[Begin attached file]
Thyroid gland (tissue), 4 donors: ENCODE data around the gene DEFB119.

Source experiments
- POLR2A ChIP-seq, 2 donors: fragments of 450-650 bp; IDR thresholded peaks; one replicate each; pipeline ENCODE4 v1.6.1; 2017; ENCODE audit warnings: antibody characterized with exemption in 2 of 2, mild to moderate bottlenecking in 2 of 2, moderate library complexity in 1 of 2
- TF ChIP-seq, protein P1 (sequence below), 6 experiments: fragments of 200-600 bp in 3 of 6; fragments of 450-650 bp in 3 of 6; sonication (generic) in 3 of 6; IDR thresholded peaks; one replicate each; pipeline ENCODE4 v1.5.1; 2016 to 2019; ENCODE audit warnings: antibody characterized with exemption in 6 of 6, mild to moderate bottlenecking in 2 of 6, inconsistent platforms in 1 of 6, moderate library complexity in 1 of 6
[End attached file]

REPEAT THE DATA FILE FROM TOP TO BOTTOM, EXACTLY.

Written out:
Thyroid gland (tissue), 4 donors: ENCODE data around the gene DEFB119.

Source experiments
- POLR2A ChIP-seq, 2 donors: fragments of 450-650 bp; IDR thresholded peaks; one replicate each; pipeline ENCODE4 v1.6.1; 2017; ENCODE audit warnings: antibody characterized with exemption in 2 of 2, mild to moderate bottlenecking in 2 of 2, moderate library complexity in 1 of 2
- TF ChIP-seq, protein P1 (sequence below), 6 experiments: fragments of 200-600 bp in 3 of 6; fragments of 450-650 bp in 3 of 6; sonication (generic) in 3 of 6; IDR thresholded peaks; one replicate each; pipeline ENCODE4 v1.5.1; 2016 to 2019; ENCODE audit warnings: antibody characterized with exemption in 6 of 6, mild to moderate bottlenecking in 2 of 6, inconsistent platforms in 1 of 6, moderate library complexity in 1 of 6